Environmental Protection Agency officials can’t keep track of its information technology systems, which increases the risk of data breaches that could cost taxpayers at least $12 million, a government watchdog reported Monday.
The EPA lacks a complete list of its IT systems that are managed by contractors, meaning officials can’t properly ensure the systems’ cyber-security, and could mean the agency is paying for multiple systems that perform duplicative functions, according to the EPA inspector general.
“The EPA risks being unable to effectively mitigate security vulnerabilities and unable to protect the organization’s resources and data from undue harm,” the inspector general said. “The EPA’s official IT systems inventory does not contain all contractor systems. Our analysis of this list showed that 22 contractor systems and an initiative were not reported.”
Having an incomplete IT systems database is a significant problem because “managerial oversight of contractor compliance with information security control is critical for maintaining the public’s confidence in the environmental impacts achieved through EPA programs, as well as for helping avoid costs associated with data breaches.”
“Without a complete inventory of contractor systems, the agency cannot ensure that all IT systems, services and models are receiving the appropriate level of IT governance. Furthermore, without a complete inventory, there is no way to determine if there are systems already developed or acquired that will meet current or future” needs.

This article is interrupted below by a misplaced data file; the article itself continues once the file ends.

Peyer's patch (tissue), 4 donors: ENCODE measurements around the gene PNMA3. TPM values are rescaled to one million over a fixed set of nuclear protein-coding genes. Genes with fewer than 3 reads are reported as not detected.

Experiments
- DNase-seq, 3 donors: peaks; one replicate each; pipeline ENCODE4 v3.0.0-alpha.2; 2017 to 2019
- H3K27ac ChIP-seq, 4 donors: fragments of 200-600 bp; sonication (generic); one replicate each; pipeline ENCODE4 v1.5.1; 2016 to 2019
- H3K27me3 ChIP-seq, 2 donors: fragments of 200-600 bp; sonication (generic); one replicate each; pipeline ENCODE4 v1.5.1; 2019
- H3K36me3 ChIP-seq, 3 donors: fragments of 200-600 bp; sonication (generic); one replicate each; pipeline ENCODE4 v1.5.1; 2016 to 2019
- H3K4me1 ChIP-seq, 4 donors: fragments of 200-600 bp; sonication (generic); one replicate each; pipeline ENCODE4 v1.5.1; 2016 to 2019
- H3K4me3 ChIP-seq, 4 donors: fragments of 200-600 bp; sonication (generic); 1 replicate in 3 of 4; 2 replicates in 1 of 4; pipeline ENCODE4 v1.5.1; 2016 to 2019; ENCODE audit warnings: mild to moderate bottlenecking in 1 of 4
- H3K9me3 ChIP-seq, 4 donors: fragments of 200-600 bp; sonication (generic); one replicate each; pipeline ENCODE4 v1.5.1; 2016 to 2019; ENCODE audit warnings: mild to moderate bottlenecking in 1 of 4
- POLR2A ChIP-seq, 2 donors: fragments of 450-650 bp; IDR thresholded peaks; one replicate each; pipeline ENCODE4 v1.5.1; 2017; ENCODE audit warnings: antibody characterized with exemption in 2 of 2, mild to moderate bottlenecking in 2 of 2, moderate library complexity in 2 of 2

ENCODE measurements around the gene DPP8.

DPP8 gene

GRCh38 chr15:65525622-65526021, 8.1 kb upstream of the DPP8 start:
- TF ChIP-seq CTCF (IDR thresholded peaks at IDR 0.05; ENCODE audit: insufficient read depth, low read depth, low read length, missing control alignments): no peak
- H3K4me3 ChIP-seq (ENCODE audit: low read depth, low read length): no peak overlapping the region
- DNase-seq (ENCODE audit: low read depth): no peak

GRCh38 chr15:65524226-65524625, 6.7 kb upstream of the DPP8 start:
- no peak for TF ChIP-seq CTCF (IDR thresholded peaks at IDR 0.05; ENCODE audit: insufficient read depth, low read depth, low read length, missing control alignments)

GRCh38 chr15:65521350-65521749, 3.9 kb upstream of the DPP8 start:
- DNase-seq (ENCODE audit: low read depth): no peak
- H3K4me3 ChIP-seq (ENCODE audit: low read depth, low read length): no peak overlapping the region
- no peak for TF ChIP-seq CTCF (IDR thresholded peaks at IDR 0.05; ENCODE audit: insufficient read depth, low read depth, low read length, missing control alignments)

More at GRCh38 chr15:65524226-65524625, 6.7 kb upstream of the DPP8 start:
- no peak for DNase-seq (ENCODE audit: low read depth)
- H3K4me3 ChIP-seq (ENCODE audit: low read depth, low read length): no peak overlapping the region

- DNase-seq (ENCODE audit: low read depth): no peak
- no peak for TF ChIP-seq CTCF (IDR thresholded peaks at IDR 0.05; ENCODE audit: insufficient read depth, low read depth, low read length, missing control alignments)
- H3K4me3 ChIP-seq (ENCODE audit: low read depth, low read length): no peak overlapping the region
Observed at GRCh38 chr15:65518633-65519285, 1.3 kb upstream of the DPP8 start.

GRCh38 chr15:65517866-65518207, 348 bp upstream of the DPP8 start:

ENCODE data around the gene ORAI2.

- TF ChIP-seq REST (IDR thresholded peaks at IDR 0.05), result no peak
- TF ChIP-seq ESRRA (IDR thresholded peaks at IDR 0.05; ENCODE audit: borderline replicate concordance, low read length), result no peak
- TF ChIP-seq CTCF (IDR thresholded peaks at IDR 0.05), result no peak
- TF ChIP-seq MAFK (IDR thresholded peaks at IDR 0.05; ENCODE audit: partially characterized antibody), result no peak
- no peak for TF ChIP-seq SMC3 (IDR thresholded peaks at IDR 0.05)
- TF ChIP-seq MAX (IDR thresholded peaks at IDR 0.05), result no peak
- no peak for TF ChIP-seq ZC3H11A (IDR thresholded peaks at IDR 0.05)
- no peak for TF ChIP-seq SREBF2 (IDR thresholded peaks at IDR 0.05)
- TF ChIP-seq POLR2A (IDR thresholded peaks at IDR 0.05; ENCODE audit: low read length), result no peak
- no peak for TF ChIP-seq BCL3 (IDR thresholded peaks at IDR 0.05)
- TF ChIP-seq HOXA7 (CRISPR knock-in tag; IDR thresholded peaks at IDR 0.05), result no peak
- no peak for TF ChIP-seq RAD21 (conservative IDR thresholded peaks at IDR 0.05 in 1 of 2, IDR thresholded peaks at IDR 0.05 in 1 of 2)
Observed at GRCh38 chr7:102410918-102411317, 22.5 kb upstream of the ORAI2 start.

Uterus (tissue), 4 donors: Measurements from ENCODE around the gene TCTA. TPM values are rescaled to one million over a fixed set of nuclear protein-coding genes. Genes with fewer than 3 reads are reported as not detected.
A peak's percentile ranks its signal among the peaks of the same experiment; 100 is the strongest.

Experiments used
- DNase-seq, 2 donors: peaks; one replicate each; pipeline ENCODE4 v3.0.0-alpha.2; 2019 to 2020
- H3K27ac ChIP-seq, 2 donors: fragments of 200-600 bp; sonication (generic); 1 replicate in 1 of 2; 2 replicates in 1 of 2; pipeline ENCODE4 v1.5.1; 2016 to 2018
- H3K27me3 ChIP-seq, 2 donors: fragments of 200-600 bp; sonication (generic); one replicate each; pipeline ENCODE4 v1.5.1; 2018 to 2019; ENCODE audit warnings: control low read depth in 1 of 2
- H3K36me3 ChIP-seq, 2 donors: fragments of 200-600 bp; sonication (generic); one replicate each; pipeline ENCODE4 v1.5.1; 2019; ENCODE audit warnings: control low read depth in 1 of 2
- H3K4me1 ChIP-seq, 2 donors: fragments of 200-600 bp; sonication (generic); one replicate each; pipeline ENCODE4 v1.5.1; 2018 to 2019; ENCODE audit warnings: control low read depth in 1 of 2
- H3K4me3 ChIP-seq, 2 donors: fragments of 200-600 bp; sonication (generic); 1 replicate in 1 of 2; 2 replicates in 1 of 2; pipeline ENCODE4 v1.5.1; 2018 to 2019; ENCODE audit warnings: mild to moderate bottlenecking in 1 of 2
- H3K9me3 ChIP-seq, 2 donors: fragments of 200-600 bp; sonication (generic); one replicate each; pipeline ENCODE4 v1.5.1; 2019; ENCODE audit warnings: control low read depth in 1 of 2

Also, the EPA didn’t ensure “contractors conducted their annual security assessments,” the IG said. In fact, some officials weren’t even aware that they had oversight responsibilities. “We found that the EPA did not provide oversight of contractors implementing EPA information security procedures because responsible personnel were unaware of the requirements.”
In the past, “data maintained by a third party and residing at the vendor’s site were breached on multiple occasions,” the IG said.
A lack of security assessments could cause “a compromised system or the inability to subvert a data breach,” the report said. “As a result, the EPA could potential spend from $1.4 million to over $12 million to mitigate data breaches on the systems we reviewed.”
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